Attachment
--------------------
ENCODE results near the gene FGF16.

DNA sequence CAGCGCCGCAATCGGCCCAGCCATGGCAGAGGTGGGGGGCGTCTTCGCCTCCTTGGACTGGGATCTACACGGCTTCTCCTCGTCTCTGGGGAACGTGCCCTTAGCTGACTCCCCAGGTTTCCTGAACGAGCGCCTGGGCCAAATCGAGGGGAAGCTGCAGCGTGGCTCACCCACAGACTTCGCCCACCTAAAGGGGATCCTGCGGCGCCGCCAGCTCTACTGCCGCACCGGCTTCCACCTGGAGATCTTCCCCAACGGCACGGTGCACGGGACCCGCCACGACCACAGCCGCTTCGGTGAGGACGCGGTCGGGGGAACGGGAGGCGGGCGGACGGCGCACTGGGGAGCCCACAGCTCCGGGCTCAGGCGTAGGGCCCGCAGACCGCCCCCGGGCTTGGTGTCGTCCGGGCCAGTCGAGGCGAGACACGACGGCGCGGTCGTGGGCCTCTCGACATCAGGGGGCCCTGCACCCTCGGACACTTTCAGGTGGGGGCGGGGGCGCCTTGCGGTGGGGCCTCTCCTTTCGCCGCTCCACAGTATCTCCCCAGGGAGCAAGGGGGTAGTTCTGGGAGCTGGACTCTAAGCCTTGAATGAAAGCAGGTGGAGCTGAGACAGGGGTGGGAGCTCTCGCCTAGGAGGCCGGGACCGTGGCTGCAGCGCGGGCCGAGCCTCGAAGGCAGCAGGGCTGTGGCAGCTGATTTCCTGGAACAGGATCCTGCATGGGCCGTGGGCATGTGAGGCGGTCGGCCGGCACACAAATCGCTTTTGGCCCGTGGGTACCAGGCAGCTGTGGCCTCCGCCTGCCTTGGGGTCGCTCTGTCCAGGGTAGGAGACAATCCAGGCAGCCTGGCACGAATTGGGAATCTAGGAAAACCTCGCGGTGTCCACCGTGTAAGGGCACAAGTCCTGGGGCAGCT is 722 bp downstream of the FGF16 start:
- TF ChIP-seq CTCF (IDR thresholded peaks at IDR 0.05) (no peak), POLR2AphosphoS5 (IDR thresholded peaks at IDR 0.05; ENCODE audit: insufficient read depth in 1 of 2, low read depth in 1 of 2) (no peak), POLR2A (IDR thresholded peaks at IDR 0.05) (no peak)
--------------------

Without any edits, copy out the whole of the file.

ENCODE results near the gene FGF16.

DNA sequence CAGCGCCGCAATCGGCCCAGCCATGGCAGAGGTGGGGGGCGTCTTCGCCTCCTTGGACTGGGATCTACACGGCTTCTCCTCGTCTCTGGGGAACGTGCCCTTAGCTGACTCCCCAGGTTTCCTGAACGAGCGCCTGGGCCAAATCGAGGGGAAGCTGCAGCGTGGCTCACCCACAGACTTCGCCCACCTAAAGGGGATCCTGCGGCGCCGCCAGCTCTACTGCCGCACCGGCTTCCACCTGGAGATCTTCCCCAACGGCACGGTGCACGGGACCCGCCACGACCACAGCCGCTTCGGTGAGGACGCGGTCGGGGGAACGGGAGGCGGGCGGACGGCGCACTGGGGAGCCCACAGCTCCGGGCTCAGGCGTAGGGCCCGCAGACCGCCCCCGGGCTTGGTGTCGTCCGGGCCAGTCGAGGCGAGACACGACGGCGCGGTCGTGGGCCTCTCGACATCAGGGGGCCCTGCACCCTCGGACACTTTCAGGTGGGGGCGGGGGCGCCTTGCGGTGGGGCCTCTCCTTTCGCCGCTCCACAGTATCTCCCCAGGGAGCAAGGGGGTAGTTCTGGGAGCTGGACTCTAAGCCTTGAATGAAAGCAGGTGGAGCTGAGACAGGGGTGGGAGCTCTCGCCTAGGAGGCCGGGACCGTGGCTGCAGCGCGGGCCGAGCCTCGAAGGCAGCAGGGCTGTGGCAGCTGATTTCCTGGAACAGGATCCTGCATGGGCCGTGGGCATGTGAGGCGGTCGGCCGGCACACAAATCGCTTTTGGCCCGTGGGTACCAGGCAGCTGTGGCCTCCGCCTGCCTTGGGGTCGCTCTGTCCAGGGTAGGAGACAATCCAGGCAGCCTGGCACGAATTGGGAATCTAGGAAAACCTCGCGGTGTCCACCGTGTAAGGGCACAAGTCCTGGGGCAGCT is 722 bp downstream of the FGF16 start:
- TF ChIP-seq CTCF (IDR thresholded peaks at IDR 0.05) (no peak), POLR2AphosphoS5 (IDR thresholded peaks at IDR 0.05; ENCODE audit: insufficient read depth in 1 of 2, low read depth in 1 of 2) (no peak), POLR2A (IDR thresholded peaks at IDR 0.05) (no peak)